Excellent. This all makes sense. Oh, but Kurzgesagt is talking about the Hubble Sphere. Where is that? That's the dashed teardrop shape (cunningly labelled as Hubble Sphere), with the white region moving away from us subliminally, whilst outside of this objects are moving superluminally. And things are more complicated than the video makes out.
Firstly, the Hubble sphere depends on the expansion of the universe, which gives it its complicated shape, but clearly, it does not align with the straight lines of the horizons. It does asymptote to the cosmological event horizon in the future, but now they are separate.
Looking at our past light cone (in red), we are receiving light from objects which were moving faster than the speed of light from us when the light was emitted. Huh?? Well, it turns out that this light, whilst emitted towards us was actually moving away. To show this, here's another representation of the universe taken straight from Tamara.
This is now the usual distance and time, and in this picture, the past light cone has become a teardrop. Notice that at the bottom, the light that we are receiving today was moving away until it crosses the Hubble Sphere, and then heads towards us. So we can see objects that were moving away from us faster than light when their light was emitted. How cool is that?
In fact, objects can move in and out of the Hubble Sphere, clearly demonstrating that it is not a horizon. This is a point I've made before.
Perhaps the video confused the Hubble Sphere with the cosmological event horizon? Surely when things cross the event horizon, they are lost forever, just like an object falling into a black hole, a point noted in the video. But not so fast!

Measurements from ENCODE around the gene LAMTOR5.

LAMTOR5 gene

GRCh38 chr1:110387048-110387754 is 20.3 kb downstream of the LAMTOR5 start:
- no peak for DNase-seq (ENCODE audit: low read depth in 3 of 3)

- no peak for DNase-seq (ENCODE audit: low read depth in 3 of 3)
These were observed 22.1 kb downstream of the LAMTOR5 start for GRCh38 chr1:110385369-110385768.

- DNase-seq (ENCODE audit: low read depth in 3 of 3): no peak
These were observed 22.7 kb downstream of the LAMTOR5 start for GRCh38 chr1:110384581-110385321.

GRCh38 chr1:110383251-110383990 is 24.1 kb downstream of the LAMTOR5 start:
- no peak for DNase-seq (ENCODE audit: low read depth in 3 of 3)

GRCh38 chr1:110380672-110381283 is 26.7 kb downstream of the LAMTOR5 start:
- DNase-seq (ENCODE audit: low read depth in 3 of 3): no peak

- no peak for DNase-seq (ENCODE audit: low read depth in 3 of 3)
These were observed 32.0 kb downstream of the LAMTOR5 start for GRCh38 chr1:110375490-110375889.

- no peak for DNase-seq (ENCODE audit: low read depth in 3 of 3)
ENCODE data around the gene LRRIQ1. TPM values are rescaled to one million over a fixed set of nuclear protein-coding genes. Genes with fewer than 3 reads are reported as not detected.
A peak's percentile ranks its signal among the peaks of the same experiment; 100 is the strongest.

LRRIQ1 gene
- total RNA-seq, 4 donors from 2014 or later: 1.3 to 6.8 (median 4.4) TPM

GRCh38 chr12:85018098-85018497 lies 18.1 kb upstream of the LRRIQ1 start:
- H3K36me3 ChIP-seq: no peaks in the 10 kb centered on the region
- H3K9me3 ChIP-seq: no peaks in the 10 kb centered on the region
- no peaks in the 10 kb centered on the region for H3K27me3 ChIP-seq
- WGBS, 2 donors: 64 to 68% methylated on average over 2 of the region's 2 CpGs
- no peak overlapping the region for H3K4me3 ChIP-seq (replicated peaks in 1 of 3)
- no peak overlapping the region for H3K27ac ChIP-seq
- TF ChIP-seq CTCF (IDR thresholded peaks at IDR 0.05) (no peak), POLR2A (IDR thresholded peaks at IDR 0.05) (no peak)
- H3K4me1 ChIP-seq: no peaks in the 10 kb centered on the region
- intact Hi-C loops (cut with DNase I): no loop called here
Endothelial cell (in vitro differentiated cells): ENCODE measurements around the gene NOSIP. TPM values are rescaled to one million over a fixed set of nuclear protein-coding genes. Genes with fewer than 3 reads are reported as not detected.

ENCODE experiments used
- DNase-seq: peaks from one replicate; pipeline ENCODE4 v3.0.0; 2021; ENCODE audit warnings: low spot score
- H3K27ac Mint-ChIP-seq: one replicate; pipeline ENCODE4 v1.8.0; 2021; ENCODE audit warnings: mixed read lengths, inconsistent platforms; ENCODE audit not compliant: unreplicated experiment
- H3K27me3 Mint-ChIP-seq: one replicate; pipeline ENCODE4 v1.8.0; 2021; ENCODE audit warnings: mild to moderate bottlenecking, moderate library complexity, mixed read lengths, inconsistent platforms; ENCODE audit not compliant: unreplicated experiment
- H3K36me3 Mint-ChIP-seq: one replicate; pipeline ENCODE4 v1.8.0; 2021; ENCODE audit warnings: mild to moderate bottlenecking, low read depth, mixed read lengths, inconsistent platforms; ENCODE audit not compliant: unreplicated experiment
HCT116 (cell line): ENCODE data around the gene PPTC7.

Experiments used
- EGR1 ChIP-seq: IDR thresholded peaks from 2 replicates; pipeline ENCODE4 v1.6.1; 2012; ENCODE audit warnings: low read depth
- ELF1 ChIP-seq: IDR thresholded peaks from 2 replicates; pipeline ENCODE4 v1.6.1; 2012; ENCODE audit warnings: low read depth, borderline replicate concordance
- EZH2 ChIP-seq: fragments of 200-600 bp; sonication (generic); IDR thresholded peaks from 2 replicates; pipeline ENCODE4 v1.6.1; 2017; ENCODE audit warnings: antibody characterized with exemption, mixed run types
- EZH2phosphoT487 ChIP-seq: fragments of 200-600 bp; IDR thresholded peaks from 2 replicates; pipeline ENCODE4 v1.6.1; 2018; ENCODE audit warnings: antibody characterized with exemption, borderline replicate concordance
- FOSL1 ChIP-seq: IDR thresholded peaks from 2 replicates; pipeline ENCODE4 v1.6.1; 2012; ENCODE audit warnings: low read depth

In my conformal figure, we can see the objects crossing the event horizon, going from the yellow region to the grey region. But how much of the future universe can we explore? If we head off now at close to the speed of light, we can get to anywhere in the red region. You'll not be surprised to hear that I've written about this!
Looking at the red region, there is something interesting going on. The red region overlaps the grey region and so we can get to time and places beyond the cosmological horizon! And even more exciting, this is also beyond the Hubble Sphere, so we would be able to reach objects moving from us faster than light.
Now, this might seem strange. But, of course, we could explore what's going on in a black hole by jumping in, falling through the event horizon. We can't get back, and it's the same in the expanding cosmos, but the region is not completely out of reach to us. What about catching objects moving faster than light? We are simply using the expansion of the universe to "boost" our travel, and we end up moving faster than light relative to the people who stayed behind. Anyway, I think this is all cool!
As a final point, at the start of the video they make the claim that, with even science fiction technology, we are limited to this finite patch. But this isn't correct either. With warp drives and worm holes, we can - at least in science fiction - get to wherever we want, whenever we want.
A closing point is that I think these videos are wonderful and educational, so (again) this is not to diss these approaches. I strongly encourage the effort and look forward to future videos. But in this case (which, unfortunately claims to correct the misconceptions from a previous video) doesn't get it quite right.